The founder of creative agency Pun+Projects reveals his favourite local spots in Yangon, Myanmar

Welcome to A Global Local, your guide to the hidden gems within a bustling tourist destination — through the lens of a native insider. For our first installment, Ivan Pun, the founder of creative agency Pun+Projects, reveals his favourite local spots in Yangon.

Ivan Pun.jpg

Photo courtesy of Ivan Pun

For Yangon, the former capital of Myanmar, change is the only constant. After six decades of military rule, the city has undergone a dramatic rebirth via urban development — one that has only been accelerated by tourism interest in its glorious pagodas and stately colonial buildings. 

“There’s been many political and cultural changes in the city since I was young,” says Ivan Pun, who visited family in Yangon frequently in his childhood. “Even as it opens up to the outside world, the people here have still remained authentic.” 

Ever the advocate for the city he now calls home, the jetsetter has shared a list of things and places that give the destination its unique lustre.

 You Haven’t Been to Yangon if You Didn’t See…


Photo: iStock / QuangBuiPhotography

“The Shwedagon Pagoda, the city’s main landmark. This is probably the first thing a visitor should see. You’ll be taught how to make prayers according to Burmese astrology, which is based on your day of birth rather than month or year.”

 If You Have an Afternoon to Spare…


The Former Myanmar Railways Headquarters; Photo: iStock / BlueGreenRed

“I never get tired of doing the downtown heritage walk where you can scope out old colonial buildings, most of which were built in the 19th century. They still retain a sense of grandeur despite not being well-maintained.

Take note of the Secretariat and the Former Myanmar Railways Headquarters, both looming edifices made of solid brick. Not only can you find a Buddhist pagoda in the same vicinity, but also a mosque and a Methodist Church — a sign that Yangon has been a meeting point for international traders for a while.”

 Favourite Grub Spots

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Photo courtesy of Port Autonomy

Rangoon Tea House for modern but authentic Burmese noodles and curries. Try the chai beer cocktail and mohingha, a local fish soup.

Sharky’s for locally-reared beef and fresh produce sourced locally. They make their own condiments, buffalo mozzarella and cured meats. The garden patio is a relaxing place to hang out and enjoy their pizzas.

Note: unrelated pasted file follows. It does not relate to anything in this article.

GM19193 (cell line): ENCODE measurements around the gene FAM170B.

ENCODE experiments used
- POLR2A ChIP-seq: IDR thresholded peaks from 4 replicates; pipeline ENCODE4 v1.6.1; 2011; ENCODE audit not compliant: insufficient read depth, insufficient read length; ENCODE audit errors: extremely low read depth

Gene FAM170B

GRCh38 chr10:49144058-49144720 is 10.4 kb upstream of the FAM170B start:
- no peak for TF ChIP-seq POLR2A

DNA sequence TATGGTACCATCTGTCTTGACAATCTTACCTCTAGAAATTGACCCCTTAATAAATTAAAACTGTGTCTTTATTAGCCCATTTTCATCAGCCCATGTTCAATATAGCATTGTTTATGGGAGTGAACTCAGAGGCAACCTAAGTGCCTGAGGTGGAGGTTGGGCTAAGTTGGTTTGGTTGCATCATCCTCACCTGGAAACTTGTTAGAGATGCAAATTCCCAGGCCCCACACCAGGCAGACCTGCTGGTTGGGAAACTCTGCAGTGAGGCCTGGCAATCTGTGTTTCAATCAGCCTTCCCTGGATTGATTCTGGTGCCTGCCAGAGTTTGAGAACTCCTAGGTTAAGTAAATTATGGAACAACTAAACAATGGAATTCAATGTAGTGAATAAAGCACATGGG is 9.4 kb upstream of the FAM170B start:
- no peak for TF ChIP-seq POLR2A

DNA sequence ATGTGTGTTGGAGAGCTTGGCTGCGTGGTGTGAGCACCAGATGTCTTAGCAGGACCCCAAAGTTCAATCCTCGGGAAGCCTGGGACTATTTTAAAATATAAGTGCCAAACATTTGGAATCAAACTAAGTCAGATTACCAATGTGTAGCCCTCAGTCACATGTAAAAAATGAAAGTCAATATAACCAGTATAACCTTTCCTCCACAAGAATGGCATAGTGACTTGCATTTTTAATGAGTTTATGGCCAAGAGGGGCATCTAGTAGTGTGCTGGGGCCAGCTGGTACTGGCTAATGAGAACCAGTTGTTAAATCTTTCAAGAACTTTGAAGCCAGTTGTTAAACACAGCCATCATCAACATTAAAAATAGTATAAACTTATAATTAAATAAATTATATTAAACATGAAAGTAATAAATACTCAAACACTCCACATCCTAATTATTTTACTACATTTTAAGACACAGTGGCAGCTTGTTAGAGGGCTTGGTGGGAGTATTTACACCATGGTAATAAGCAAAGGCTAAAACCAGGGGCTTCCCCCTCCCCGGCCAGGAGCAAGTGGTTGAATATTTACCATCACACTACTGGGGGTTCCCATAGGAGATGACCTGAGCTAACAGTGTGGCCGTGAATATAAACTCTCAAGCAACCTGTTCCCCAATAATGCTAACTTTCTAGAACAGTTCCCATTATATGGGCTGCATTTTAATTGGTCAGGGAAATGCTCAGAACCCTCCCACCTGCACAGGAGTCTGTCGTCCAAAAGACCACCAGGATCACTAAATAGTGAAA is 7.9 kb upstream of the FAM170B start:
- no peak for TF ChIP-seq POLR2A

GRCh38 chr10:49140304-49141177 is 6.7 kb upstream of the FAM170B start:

Port Autonomy has a popular free flow brunch on weekends. You’ll want to try our Burmese-inspired tea leaf salad and the Korean Cubano sandwich.” (Ed note: Pun is the owner of the restaurant.)

 Where to Get Your Caffeine Fix


Photo: iStock / Noi_Pattanan

“Stop by a teahouse in Bogyoke Market for lah phet yay — a Burmese milk tea somewhat like Hong Kong’s, but with condensed milk.”

 A Non-Tourist Trap You Must Visit…


Photo courtesy of candidanimal

“Check out the Drug Elimination Museum. Meant as a propaganda exhibition to dissuade locals from taking drugs, it ended up being a kitsch display of authoritarianism (think wax figure re-enactments). Vice named it ‘the most bizarre museum in the world’.”

Where to Call Your Temporary Home


Photo courtesy of Belmond Hotels

“If my friends are staying in town, I’d recommend the Belmond Governor's Residence for the lush garden and pool, complete with a poolside bar.

I’d also recommend The Strand Hotel, a stately Victorian-style building right in the middle of downtown, which was built in 1901.” (Ed note: The Strand Hotel is currently closed for renovations, set to reopen in November 2016.)

 For a Quick Pick-Me-Up in Yangon…


Photo : iStock / christianphotographer

“I go for a shampoo and head massage at my local barber. You can request a really long massage — I’ve had one that lasted 45 minutes. It’s particularly amazing in the summer, and they douse your head with cold water, like a Burmese equivalent of a foot massage in Hong Kong!”

 To Commemorate Your Trip…


Photo courtesy of Myanm/art

“Go to Augustine’s for Asian antiques and Yoyamay Textiles Shop for uniquely printed handmade textiles, especially colorful Naga tribe fabrics from Chin State. 

Those looking to find contemporary Burmese art should pay a visit to Myanm/art, Nathalie Johnston’s gallery. I recently purchased a painting by artist Aung Ko that was inspired by colonial-era photographs.”